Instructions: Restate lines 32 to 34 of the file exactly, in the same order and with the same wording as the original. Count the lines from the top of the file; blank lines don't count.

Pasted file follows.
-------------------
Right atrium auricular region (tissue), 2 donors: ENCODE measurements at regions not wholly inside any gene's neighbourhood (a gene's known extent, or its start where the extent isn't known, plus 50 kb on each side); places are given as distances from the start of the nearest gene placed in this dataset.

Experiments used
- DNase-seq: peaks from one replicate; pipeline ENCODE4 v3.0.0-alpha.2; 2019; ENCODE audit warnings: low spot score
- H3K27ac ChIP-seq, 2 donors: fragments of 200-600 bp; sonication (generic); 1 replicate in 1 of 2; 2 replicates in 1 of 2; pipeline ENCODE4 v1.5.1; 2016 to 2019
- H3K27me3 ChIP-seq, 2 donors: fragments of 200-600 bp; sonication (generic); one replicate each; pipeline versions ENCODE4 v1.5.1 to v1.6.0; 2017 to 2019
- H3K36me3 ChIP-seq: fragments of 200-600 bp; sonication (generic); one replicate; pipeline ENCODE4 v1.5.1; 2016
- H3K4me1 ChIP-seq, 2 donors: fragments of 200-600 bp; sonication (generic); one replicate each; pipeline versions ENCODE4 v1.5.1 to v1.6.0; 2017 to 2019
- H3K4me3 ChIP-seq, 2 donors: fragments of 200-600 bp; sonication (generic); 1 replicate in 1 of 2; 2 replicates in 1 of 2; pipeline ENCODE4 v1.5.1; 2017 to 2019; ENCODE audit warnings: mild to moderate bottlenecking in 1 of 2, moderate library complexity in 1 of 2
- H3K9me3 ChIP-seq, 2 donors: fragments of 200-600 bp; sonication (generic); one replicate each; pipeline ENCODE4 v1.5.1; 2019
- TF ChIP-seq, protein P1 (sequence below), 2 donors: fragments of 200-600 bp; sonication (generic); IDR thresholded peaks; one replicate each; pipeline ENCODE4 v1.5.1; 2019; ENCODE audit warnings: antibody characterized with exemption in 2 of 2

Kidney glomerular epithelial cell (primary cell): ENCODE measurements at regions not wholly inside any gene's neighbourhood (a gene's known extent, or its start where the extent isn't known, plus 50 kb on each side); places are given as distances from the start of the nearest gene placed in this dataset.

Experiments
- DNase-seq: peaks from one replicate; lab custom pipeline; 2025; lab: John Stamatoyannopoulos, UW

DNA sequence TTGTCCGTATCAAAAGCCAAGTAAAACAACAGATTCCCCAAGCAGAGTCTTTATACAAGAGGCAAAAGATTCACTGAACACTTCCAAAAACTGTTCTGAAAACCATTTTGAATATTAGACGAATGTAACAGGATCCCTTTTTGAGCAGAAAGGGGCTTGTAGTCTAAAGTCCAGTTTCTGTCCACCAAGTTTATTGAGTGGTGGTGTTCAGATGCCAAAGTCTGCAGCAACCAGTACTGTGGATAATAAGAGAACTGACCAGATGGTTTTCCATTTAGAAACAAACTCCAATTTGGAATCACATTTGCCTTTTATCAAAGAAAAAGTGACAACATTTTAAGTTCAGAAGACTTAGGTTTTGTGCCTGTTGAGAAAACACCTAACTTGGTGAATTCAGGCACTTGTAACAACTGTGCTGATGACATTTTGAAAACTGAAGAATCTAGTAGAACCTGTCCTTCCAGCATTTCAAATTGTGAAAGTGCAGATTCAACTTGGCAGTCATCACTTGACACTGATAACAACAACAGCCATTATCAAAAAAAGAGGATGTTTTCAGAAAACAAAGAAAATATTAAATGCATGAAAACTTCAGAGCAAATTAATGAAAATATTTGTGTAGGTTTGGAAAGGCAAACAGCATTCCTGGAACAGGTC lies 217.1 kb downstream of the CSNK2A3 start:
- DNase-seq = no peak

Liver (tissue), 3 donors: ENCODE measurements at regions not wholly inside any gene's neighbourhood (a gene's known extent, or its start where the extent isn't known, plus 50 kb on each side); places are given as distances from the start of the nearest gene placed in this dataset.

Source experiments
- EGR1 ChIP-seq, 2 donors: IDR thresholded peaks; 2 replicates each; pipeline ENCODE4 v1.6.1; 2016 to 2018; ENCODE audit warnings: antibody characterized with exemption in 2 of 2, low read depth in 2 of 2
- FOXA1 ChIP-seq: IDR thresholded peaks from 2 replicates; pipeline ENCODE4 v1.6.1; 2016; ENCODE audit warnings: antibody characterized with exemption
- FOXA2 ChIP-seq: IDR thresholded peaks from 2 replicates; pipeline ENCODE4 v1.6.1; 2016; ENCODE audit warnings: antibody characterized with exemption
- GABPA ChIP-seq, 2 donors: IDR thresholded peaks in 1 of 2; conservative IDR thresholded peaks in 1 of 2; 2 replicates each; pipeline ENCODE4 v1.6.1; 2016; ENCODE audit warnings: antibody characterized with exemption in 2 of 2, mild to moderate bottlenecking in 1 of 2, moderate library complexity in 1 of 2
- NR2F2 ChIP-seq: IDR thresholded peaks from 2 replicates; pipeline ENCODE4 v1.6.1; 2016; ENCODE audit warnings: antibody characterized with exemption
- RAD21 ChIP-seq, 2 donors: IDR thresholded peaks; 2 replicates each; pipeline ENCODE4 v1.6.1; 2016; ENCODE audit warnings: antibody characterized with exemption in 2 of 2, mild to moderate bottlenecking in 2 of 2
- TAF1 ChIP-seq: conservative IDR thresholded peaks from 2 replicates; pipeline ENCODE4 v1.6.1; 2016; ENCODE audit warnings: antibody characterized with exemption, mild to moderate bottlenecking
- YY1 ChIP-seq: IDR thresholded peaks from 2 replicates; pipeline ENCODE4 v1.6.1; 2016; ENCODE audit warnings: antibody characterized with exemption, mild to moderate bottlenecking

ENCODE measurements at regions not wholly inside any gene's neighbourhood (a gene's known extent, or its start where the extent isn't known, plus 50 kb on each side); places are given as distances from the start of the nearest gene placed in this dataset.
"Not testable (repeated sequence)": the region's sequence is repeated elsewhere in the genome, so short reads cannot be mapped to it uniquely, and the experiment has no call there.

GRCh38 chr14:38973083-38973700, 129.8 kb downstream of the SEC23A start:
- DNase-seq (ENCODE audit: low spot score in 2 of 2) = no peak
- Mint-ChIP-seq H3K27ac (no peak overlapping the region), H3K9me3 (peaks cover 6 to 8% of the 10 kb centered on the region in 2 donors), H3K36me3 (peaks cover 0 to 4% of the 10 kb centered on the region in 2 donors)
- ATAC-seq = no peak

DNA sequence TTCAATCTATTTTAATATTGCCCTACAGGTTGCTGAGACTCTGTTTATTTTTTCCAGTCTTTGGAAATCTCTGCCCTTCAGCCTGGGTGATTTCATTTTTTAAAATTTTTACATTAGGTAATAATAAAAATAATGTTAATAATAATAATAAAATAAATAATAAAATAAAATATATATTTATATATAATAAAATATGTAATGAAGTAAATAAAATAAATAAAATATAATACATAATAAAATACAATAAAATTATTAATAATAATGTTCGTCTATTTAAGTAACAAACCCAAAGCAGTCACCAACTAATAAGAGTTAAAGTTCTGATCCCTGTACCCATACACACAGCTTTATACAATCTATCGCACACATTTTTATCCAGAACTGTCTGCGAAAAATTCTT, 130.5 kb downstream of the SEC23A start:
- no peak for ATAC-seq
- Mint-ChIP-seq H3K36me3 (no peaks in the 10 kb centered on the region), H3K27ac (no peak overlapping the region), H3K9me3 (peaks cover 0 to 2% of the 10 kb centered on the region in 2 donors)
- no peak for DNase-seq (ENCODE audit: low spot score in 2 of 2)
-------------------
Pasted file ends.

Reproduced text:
DNA sequence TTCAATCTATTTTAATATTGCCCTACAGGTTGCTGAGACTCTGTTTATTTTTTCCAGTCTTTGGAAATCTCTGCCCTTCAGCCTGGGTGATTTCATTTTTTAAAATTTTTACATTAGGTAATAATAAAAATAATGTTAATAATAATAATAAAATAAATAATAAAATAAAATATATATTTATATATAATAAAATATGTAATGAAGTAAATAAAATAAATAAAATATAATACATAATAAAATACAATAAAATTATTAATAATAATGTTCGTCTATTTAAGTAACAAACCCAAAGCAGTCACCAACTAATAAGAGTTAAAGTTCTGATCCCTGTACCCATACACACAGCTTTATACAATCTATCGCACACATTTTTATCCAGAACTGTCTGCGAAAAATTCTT, 130.5 kb downstream of the SEC23A start:
- no peak for ATAC-seq
- Mint-ChIP-seq H3K36me3 (no peaks in the 10 kb centered on the region), H3K27ac (no peak overlapping the region), H3K9me3 (peaks cover 0 to 2% of the 10 kb centered on the region in 2 donors)